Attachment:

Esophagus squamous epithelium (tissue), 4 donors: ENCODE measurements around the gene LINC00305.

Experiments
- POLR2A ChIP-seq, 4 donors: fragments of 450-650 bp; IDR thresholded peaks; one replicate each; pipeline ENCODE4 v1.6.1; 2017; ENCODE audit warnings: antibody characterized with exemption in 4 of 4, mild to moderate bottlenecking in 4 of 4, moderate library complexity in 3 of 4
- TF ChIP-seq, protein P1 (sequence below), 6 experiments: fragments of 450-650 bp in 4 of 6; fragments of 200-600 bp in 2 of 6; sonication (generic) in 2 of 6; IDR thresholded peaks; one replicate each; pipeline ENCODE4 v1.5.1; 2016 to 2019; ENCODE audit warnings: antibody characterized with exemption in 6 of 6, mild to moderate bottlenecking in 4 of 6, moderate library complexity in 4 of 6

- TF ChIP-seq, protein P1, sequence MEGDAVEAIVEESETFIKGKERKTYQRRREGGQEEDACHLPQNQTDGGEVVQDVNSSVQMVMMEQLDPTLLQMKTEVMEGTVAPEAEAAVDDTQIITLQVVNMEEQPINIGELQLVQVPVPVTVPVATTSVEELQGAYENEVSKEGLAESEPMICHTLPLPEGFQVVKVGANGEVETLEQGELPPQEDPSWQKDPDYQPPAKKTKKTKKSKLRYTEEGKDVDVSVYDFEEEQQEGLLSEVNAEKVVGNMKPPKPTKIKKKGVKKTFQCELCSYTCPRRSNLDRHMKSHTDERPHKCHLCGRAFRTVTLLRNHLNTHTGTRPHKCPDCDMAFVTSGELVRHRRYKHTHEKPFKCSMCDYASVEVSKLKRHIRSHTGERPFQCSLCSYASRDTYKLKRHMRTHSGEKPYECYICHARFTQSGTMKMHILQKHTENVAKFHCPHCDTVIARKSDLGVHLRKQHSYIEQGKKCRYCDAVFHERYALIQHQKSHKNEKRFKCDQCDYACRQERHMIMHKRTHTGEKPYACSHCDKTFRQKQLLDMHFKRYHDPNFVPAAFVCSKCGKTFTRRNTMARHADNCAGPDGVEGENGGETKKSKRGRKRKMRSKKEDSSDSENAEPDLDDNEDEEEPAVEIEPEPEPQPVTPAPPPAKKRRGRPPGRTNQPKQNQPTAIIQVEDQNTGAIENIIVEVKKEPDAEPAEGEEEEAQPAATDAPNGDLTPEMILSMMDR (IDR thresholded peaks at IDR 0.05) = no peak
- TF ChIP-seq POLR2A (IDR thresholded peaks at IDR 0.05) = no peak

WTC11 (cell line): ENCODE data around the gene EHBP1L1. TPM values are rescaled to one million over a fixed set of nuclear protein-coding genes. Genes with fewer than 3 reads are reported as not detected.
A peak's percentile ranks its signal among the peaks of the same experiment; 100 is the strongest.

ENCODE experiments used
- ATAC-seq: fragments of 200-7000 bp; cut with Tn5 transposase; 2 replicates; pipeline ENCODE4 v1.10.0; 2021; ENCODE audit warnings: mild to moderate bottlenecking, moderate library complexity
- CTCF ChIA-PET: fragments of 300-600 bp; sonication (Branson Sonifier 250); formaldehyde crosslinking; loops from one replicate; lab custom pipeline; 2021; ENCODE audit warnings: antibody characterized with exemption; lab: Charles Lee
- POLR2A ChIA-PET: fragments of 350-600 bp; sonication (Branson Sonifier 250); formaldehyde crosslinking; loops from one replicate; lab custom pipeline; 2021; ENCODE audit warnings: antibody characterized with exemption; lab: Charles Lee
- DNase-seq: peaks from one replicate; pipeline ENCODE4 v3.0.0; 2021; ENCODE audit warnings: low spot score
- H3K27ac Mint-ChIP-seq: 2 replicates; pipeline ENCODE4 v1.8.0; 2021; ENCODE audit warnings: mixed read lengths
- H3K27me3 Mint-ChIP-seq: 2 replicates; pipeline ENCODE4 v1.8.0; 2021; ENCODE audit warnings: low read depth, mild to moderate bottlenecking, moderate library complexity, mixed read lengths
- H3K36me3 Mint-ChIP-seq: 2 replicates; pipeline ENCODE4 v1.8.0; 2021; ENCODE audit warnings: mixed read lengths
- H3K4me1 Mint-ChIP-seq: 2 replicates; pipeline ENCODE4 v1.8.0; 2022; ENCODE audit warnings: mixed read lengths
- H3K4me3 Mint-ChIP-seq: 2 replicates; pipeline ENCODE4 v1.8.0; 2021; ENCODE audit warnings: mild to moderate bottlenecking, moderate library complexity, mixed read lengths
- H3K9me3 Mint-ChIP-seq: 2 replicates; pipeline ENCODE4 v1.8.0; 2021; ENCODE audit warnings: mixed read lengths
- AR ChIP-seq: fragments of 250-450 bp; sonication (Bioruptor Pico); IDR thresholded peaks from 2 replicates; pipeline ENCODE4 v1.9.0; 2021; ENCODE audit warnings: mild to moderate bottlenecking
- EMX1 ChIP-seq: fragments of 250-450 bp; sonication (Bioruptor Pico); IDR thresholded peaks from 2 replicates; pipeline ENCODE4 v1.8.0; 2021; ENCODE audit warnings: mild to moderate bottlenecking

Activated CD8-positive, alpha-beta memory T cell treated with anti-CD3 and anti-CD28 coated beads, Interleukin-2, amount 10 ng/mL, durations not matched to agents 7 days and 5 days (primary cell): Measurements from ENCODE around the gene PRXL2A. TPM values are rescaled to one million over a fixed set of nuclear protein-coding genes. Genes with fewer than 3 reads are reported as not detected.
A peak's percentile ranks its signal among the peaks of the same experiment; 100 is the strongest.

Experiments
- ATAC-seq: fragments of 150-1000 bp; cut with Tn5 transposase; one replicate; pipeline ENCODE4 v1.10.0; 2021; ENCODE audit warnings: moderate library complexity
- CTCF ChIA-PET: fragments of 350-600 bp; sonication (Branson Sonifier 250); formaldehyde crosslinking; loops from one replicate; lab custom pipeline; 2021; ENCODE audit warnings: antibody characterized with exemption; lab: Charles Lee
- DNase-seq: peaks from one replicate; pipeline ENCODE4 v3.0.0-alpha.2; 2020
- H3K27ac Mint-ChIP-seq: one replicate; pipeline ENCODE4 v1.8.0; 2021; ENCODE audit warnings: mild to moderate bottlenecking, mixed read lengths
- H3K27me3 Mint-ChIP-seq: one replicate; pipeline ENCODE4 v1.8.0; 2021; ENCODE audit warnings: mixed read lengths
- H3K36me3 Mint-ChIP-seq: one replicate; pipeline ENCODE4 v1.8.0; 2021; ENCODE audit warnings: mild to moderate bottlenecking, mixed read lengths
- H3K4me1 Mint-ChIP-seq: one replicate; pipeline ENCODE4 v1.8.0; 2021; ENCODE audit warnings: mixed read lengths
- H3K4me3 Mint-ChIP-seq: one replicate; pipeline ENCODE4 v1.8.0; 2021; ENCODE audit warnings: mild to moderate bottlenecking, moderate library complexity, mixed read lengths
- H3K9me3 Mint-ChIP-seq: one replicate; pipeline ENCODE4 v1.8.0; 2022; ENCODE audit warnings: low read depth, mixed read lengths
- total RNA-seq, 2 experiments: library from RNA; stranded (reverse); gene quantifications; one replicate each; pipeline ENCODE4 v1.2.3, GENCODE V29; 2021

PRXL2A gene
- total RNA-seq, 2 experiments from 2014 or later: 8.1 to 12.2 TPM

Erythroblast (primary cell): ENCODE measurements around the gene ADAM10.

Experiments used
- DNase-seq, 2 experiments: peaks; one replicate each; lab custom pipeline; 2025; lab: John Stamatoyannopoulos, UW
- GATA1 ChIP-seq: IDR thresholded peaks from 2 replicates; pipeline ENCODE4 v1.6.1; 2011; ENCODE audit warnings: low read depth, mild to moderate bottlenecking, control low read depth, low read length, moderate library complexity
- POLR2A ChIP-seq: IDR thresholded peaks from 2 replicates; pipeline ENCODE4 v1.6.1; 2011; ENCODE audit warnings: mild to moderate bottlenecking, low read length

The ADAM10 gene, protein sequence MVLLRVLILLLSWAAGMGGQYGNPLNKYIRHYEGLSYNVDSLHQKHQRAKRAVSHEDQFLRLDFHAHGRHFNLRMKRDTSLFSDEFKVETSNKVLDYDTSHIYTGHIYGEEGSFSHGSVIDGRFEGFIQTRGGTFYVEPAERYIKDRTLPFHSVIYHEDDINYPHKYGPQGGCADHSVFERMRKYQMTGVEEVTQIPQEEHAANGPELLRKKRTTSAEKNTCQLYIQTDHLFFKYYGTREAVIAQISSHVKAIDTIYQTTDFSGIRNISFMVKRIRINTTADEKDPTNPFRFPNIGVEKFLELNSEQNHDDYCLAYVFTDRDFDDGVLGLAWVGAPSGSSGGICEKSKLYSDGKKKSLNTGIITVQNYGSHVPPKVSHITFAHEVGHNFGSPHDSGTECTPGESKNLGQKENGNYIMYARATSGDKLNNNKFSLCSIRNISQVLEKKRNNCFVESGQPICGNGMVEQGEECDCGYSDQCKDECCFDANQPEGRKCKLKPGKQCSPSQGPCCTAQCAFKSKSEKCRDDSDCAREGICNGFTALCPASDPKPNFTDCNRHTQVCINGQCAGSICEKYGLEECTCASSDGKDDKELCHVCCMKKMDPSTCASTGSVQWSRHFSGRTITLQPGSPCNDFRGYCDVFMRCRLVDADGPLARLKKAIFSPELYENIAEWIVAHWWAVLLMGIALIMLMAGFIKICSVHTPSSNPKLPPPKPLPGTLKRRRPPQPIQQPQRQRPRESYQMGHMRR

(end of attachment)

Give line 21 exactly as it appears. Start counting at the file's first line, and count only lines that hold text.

- EMX1 ChIP-seq: fragments of 250-450 bp; sonication (Bioruptor Pico); IDR thresholded peaks from 2 replicates; pipeline ENCODE4 v1.8.0; 2021; ENCODE audit warnings: mild to moderate bottlenecking